Queer. A somewhat controversial term that has partially reflected the evolution of acceptance towards the LGBTQ+ community in American society. Originating as a slur in the very late 1800s, “queer” became a commonplace derogatory term by 1914, targeting homosexual individuals. Although there is evidence going back as far as 1934 of the word queer being used as a self-identifier, it wasn’t until the later part of the 20th century that the word queer started becoming reclaimed on a large scale. From the 1980s to the present day, “queer” has become an increasingly commonplace term used by the LGBTQ+ community to describe themselves.
This is been evidenced by the titles of TV shows to the names of LGBTQ+ supporting organizations, several of which included the word “queer” (The National Archives 2021). In fact, in 2016, the LBGTQ+ advocacy group GLAAD made the official recommendation to add the letter “Q” to LGBT, transitioning the acronym to how we know it today (NBCNews.com 2016). The “Q” stands for “queer” (or “questioning”) and this addition has been a significant point in the reclamation of the word. Additionally, “queer” has also evolved into an umbrella term encompassing “a variety of non-heteronormative identities and sexualities” and those who don’t identify with any other of the LGBTQ+ labels (The National Archives 2021). Although the word has seen success in its reclamation, many individuals within the community don’t feel comfortable with the term because of its historically negative connotations. It is important to remember that this word was a means of inflicting hurt and prejudice, so we should be mindful and respectful of people’s preferences of its use.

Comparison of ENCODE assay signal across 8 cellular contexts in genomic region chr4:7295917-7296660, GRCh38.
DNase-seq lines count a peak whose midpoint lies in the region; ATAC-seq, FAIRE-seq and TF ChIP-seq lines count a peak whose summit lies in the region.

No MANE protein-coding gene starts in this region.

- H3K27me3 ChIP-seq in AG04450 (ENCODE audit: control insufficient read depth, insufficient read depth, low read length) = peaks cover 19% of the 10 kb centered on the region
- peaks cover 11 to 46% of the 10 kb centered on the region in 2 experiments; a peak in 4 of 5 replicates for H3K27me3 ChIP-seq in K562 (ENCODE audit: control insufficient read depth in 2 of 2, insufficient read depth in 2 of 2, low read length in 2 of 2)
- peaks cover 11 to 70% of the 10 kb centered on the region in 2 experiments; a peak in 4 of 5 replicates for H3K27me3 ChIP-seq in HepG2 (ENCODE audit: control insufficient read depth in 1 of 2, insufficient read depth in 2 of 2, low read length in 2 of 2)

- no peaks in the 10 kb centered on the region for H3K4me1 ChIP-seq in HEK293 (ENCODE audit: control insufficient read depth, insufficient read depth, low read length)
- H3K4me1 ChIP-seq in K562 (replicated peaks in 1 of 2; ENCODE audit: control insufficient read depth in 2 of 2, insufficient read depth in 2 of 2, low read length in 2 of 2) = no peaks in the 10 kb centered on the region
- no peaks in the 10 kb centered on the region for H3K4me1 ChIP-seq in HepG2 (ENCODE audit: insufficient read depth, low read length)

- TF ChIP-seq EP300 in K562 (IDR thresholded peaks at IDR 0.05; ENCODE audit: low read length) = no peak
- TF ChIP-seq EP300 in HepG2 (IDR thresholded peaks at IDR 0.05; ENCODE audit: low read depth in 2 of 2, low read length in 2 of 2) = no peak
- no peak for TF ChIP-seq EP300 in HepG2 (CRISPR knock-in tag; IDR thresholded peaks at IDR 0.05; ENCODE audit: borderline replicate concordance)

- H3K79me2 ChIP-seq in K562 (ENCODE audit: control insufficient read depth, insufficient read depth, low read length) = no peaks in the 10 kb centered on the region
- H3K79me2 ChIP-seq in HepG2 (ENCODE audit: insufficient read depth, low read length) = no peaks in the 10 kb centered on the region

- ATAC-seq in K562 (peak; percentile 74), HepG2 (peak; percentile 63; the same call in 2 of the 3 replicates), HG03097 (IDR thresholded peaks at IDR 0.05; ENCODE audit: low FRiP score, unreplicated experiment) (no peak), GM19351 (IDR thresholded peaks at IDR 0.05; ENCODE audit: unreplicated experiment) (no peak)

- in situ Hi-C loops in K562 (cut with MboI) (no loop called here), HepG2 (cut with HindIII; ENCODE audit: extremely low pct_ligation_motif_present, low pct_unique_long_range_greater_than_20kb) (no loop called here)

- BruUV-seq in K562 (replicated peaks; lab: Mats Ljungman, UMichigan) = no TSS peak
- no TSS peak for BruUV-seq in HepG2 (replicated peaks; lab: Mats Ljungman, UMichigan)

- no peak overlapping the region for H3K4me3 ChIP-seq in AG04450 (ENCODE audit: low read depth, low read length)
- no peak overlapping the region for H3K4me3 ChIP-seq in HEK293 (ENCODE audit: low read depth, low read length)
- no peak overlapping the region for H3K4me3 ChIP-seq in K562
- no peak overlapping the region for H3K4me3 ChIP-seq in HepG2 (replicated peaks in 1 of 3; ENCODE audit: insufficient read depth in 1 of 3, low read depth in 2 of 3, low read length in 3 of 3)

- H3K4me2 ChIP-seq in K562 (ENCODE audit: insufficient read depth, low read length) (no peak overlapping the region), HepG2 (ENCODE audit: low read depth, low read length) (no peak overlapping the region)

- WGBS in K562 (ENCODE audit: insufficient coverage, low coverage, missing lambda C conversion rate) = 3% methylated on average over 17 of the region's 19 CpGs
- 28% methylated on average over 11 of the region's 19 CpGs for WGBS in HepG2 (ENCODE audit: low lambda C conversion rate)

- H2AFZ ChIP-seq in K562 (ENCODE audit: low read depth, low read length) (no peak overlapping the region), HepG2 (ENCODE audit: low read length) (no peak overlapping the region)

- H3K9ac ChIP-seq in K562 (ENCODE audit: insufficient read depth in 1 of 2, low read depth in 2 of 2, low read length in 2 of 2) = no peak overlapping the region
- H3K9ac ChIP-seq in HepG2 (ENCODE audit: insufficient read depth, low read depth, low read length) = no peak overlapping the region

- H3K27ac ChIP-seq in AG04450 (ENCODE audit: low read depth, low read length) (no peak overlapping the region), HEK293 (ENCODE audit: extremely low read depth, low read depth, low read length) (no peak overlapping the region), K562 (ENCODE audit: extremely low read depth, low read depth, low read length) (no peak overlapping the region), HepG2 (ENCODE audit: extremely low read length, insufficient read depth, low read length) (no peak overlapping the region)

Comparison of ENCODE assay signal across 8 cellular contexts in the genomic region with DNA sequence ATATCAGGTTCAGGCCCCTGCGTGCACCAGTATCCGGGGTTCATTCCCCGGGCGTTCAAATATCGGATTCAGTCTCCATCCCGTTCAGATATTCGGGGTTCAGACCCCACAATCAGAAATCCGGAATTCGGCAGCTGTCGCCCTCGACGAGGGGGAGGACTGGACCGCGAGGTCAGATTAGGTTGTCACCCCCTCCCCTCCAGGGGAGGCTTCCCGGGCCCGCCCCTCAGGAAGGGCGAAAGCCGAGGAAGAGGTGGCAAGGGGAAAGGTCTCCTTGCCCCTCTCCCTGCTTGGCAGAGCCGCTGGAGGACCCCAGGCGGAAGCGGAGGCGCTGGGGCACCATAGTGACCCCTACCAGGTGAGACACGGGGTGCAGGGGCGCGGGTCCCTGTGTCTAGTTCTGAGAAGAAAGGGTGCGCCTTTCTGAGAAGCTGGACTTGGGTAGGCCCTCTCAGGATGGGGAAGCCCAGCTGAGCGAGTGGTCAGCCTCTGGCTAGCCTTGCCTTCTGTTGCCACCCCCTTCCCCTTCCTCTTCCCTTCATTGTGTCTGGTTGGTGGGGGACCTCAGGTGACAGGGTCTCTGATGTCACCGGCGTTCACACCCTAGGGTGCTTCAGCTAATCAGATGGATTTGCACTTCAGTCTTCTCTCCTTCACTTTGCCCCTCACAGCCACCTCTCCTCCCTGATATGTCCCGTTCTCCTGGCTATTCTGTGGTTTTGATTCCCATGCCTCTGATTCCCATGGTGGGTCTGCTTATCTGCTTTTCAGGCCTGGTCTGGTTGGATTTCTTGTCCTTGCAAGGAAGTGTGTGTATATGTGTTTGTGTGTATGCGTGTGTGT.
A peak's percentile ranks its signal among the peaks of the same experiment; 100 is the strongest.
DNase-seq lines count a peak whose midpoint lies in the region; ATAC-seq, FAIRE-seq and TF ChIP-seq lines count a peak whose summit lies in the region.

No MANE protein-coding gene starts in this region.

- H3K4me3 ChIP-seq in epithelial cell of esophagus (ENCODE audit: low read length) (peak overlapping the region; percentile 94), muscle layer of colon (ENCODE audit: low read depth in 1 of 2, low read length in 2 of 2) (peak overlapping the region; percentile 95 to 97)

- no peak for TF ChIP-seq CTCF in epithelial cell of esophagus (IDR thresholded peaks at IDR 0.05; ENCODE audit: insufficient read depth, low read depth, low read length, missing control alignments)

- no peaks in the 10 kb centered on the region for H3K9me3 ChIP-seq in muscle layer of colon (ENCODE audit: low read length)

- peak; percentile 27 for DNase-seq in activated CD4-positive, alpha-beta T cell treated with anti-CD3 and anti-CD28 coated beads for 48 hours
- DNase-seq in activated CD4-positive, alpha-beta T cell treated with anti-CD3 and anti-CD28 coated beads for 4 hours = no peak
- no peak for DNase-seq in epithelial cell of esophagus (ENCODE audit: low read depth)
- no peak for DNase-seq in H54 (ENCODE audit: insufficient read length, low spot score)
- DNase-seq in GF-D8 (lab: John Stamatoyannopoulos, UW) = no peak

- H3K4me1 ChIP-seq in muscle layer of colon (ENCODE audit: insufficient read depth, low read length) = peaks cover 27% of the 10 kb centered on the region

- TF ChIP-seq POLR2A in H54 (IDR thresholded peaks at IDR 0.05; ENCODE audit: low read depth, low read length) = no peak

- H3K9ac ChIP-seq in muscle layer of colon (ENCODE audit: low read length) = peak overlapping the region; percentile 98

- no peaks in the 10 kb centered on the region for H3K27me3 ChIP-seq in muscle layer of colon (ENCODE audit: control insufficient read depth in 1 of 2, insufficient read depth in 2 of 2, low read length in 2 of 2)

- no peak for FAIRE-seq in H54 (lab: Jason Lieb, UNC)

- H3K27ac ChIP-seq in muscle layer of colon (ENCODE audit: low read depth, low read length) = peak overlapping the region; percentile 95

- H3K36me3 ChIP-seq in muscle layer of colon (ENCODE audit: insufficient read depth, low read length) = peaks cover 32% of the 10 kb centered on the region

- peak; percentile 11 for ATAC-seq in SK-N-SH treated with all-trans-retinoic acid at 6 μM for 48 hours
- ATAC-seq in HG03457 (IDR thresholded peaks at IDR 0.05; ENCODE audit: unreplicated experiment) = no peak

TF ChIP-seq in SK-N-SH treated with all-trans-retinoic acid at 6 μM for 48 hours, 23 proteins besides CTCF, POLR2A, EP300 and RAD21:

Language is always evolving and with that has come the ability to better describe the various gender and sexual identities amongst people. As a way to help everyone celebrate all those under the Rainbow Flag, here are two websites that include a dictionary of identities and language used within the community. Feel free to share these resources with your colleagues and students.